The number of Boko Haram suspects, who regained their from a detention facility in Kainji, Niger State, rose from 475 to 526 as the Federal High Court sitting in Wawa Cantonment, Kainji, concluded trials last Friday. A total of 205 suspects were convicted by the court. The facts were disclosed by Mr. Salihu Othman Isah, Special Adviser to the Attorney-General of the Federation and Minister of Justice, Mr. Abubakar Malami (SAN).
Among the reasons for freeing the 526 suspects were inadequate evidence to make charges stick, poor mental health of suspects and status as minors.
The suspects were arrested in different states and detained in Wawa Cantonment on suspicion of having links with Boko Haram.
Those discharged got their freedom on the basis of a motion exparte filed by the Federal Government prosecutors.
Modu Maina, who hails from Bama Local Government Area of Borno State, was the only suspect discharged and acquitted by the court. He was arrested in Ketu, Lagos State, where he worked as a gateman. Maina confessed that he was forcefully initiated into Boko Haram, but relocated to Lagos to avoid being arrested in Bama.
He told the court that all the confessional statements he made to the Joint Task Force (JTF) were extracted through torture. After reviewing Maina's confessional statements, the presiding judge found him not guilty.
The 205 peesons convicted by the court bagged jail sentences ranging between three and 60 years.
Most of them were convicted for admitting their membership of the terrorist group and concealing information that could assist in the arrest, prosecution or conviction of its members.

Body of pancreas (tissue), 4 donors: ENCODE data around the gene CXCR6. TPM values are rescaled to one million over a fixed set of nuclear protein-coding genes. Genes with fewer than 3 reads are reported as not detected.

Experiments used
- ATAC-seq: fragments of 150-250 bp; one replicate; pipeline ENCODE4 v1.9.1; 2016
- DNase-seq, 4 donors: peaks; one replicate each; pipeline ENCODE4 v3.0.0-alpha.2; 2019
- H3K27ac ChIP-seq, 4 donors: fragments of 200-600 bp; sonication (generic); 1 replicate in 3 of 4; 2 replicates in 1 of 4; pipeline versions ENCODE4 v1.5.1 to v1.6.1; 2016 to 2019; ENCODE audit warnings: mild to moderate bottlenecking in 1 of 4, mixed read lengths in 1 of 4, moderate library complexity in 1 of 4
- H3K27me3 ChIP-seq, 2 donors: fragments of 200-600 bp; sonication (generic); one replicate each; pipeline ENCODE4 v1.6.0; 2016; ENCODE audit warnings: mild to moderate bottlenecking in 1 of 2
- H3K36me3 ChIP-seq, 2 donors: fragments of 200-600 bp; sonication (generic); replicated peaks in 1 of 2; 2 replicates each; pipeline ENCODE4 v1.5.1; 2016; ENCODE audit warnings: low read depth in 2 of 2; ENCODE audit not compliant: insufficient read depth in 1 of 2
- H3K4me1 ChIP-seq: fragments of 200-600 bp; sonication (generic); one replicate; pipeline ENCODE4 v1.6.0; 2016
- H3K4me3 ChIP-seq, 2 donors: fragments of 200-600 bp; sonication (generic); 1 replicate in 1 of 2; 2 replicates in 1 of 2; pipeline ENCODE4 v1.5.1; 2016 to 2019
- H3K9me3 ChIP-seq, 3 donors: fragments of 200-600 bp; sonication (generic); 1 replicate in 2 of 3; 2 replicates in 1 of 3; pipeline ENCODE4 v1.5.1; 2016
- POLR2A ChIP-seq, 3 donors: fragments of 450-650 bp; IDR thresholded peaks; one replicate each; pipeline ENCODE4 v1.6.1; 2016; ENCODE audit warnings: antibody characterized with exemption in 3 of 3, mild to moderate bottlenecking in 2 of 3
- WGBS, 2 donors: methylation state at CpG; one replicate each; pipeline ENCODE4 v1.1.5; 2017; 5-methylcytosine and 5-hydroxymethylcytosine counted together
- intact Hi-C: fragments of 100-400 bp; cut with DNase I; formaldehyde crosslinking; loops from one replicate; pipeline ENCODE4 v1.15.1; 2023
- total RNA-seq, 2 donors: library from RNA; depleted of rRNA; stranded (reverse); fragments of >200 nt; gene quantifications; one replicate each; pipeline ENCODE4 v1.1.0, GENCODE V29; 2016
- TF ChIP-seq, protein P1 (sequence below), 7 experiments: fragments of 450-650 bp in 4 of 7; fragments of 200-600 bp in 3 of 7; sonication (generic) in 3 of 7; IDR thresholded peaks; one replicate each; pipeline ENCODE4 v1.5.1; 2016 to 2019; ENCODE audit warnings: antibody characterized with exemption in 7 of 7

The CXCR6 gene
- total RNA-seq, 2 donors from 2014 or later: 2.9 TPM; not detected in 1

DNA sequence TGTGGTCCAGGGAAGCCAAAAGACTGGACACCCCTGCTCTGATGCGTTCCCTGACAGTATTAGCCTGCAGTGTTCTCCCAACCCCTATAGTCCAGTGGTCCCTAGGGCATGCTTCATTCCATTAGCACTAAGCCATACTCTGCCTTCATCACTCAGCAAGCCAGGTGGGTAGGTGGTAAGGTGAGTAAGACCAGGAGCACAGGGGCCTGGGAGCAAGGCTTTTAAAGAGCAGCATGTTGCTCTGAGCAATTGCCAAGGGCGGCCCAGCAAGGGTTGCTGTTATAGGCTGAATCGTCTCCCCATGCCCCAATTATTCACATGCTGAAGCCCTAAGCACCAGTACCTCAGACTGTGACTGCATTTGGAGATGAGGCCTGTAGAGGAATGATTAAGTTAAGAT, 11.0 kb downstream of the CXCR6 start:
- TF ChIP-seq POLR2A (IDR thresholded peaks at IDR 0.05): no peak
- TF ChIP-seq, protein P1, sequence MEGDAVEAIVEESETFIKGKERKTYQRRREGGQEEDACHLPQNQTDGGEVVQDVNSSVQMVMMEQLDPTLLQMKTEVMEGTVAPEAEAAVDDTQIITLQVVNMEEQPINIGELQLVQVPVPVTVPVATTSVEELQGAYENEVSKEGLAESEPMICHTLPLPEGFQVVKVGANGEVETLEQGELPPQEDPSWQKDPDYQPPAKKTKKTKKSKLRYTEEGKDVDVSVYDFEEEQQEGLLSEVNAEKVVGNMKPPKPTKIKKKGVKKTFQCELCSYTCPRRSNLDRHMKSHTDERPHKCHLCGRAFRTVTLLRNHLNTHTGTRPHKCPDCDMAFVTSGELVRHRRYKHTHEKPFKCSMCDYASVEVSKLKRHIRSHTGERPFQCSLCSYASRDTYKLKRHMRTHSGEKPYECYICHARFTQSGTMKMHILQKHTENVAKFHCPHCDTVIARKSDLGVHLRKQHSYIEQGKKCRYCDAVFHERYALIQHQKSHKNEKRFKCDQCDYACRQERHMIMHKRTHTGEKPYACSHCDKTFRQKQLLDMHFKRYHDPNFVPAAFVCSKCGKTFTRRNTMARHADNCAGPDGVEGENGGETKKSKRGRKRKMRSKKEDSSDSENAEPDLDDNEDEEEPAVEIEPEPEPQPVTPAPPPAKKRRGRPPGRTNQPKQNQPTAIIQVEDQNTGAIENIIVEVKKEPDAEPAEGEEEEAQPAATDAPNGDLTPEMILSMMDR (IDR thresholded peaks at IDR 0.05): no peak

Majority of the convicts said they could not disclose information about Boko Haram because of fear of being killed.
They added that that it was a dangerous undertaking for them to travel over long distances to make reports to the JTF.
Bukar Jindi, who bagged 16 and 50 years respectively on a two count charge for professing to be a Boko Haram member and carrying out attacks leading to loss of lives and properties, was unremorseful. He vowed to go back to crime if he released.
He was arrested in 2015, aged 17, and will spend 50 years in prison with effect from the date of his arrest.
The court tried a total of 301 cases, convicted 205, freed 526 for want of evidence, poor mental health and being minors. It adjourned 73 others for continuation of hearing.
This second and concluding phase of the trials was adjudged transparent and fair by organizations such as the National Human Rights Commission, Legal Aid Council, Nigerian Bar Association and the media, which witnessed the proceedings.